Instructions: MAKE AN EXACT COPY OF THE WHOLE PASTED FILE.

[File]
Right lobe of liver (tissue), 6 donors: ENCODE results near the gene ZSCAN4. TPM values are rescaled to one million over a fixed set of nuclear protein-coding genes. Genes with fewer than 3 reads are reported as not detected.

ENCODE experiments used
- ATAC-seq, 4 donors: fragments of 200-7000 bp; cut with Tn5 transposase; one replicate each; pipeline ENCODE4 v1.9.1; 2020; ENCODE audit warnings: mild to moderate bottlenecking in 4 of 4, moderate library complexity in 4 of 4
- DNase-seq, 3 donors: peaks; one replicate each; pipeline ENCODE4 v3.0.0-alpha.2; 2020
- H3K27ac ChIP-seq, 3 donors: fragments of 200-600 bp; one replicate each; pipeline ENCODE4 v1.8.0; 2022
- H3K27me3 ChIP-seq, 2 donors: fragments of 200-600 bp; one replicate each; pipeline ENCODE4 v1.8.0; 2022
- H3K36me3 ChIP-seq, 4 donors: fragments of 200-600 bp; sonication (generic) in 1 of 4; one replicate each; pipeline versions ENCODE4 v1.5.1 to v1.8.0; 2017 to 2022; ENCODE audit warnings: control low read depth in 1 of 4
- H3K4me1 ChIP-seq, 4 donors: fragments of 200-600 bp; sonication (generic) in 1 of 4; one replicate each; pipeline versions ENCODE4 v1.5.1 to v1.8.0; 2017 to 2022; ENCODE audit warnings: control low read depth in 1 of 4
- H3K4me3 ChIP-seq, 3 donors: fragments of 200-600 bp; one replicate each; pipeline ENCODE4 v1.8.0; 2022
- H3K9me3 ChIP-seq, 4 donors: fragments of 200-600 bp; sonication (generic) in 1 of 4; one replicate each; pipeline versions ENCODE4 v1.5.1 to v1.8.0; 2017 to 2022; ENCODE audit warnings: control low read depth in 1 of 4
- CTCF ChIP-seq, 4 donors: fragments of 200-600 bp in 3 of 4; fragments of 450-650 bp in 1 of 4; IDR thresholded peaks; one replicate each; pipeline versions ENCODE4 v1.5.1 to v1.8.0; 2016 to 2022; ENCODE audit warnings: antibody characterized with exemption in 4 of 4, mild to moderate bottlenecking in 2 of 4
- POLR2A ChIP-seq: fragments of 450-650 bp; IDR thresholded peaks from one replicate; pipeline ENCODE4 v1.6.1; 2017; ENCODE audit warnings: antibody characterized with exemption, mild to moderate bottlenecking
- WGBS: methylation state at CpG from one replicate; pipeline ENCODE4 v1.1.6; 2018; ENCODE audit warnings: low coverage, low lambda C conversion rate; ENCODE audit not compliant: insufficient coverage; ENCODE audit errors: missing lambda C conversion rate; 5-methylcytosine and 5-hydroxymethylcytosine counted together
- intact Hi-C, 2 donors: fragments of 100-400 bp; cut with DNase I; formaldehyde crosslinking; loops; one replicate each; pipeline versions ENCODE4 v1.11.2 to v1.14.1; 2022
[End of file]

Right lobe of liver (tissue), 6 donors: ENCODE results near the gene ZSCAN4. TPM values are rescaled to one million over a fixed set of nuclear protein-coding genes. Genes with fewer than 3 reads are reported as not detected.

ENCODE experiments used
- ATAC-seq, 4 donors: fragments of 200-7000 bp; cut with Tn5 transposase; one replicate each; pipeline ENCODE4 v1.9.1; 2020; ENCODE audit warnings: mild to moderate bottlenecking in 4 of 4, moderate library complexity in 4 of 4
- DNase-seq, 3 donors: peaks; one replicate each; pipeline ENCODE4 v3.0.0-alpha.2; 2020
- H3K27ac ChIP-seq, 3 donors: fragments of 200-600 bp; one replicate each; pipeline ENCODE4 v1.8.0; 2022
- H3K27me3 ChIP-seq, 2 donors: fragments of 200-600 bp; one replicate each; pipeline ENCODE4 v1.8.0; 2022
- H3K36me3 ChIP-seq, 4 donors: fragments of 200-600 bp; sonication (generic) in 1 of 4; one replicate each; pipeline versions ENCODE4 v1.5.1 to v1.8.0; 2017 to 2022; ENCODE audit warnings: control low read depth in 1 of 4
- H3K4me1 ChIP-seq, 4 donors: fragments of 200-600 bp; sonication (generic) in 1 of 4; one replicate each; pipeline versions ENCODE4 v1.5.1 to v1.8.0; 2017 to 2022; ENCODE audit warnings: control low read depth in 1 of 4
- H3K4me3 ChIP-seq, 3 donors: fragments of 200-600 bp; one replicate each; pipeline ENCODE4 v1.8.0; 2022
- H3K9me3 ChIP-seq, 4 donors: fragments of 200-600 bp; sonication (generic) in 1 of 4; one replicate each; pipeline versions ENCODE4 v1.5.1 to v1.8.0; 2017 to 2022; ENCODE audit warnings: control low read depth in 1 of 4
- CTCF ChIP-seq, 4 donors: fragments of 200-600 bp in 3 of 4; fragments of 450-650 bp in 1 of 4; IDR thresholded peaks; one replicate each; pipeline versions ENCODE4 v1.5.1 to v1.8.0; 2016 to 2022; ENCODE audit warnings: antibody characterized with exemption in 4 of 4, mild to moderate bottlenecking in 2 of 4
- POLR2A ChIP-seq: fragments of 450-650 bp; IDR thresholded peaks from one replicate; pipeline ENCODE4 v1.6.1; 2017; ENCODE audit warnings: antibody characterized with exemption, mild to moderate bottlenecking
- WGBS: methylation state at CpG from one replicate; pipeline ENCODE4 v1.1.6; 2018; ENCODE audit warnings: low coverage, low lambda C conversion rate; ENCODE audit not compliant: insufficient coverage; ENCODE audit errors: missing lambda C conversion rate; 5-methylcytosine and 5-hydroxymethylcytosine counted together
- intact Hi-C, 2 donors: fragments of 100-400 bp; cut with DNase I; formaldehyde crosslinking; loops; one replicate each; pipeline versions ENCODE4 v1.11.2 to v1.14.1; 2022